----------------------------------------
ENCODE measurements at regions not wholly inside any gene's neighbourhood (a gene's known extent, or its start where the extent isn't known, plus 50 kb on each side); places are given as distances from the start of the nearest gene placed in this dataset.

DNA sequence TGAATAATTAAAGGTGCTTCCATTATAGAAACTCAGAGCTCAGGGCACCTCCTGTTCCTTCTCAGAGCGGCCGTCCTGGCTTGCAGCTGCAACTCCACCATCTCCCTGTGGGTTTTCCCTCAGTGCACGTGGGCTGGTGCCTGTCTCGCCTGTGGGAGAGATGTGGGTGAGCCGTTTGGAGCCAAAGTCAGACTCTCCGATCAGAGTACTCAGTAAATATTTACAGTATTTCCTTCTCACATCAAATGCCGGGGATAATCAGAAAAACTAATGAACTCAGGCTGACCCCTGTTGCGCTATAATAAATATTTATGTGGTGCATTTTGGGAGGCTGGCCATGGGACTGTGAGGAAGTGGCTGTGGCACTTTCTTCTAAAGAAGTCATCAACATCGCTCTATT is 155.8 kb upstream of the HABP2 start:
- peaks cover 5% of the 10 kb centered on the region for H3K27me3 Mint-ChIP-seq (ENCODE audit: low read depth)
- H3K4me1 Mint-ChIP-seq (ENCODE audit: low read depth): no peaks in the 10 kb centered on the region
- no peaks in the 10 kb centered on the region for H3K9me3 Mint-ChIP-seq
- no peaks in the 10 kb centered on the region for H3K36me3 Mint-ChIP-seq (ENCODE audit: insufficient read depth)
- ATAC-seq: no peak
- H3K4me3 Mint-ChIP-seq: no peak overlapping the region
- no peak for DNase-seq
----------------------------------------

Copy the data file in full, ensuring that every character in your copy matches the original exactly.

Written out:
ENCODE measurements at regions not wholly inside any gene's neighbourhood (a gene's known extent, or its start where the extent isn't known, plus 50 kb on each side); places are given as distances from the start of the nearest gene placed in this dataset.

DNA sequence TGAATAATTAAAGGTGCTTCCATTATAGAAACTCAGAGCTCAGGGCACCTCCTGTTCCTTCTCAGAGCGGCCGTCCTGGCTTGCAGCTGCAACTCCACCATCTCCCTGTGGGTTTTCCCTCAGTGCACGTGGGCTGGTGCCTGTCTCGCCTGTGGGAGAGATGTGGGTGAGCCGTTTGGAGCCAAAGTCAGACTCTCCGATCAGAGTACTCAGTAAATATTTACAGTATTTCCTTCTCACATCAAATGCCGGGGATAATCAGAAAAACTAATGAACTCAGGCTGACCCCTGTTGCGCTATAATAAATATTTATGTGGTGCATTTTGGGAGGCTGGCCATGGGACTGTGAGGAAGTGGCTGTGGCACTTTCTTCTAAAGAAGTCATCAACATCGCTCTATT is 155.8 kb upstream of the HABP2 start:
- peaks cover 5% of the 10 kb centered on the region for H3K27me3 Mint-ChIP-seq (ENCODE audit: low read depth)
- H3K4me1 Mint-ChIP-seq (ENCODE audit: low read depth): no peaks in the 10 kb centered on the region
- no peaks in the 10 kb centered on the region for H3K9me3 Mint-ChIP-seq
- no peaks in the 10 kb centered on the region for H3K36me3 Mint-ChIP-seq (ENCODE audit: insufficient read depth)
- ATAC-seq: no peak
- H3K4me3 Mint-ChIP-seq: no peak overlapping the region
- no peak for DNase-seq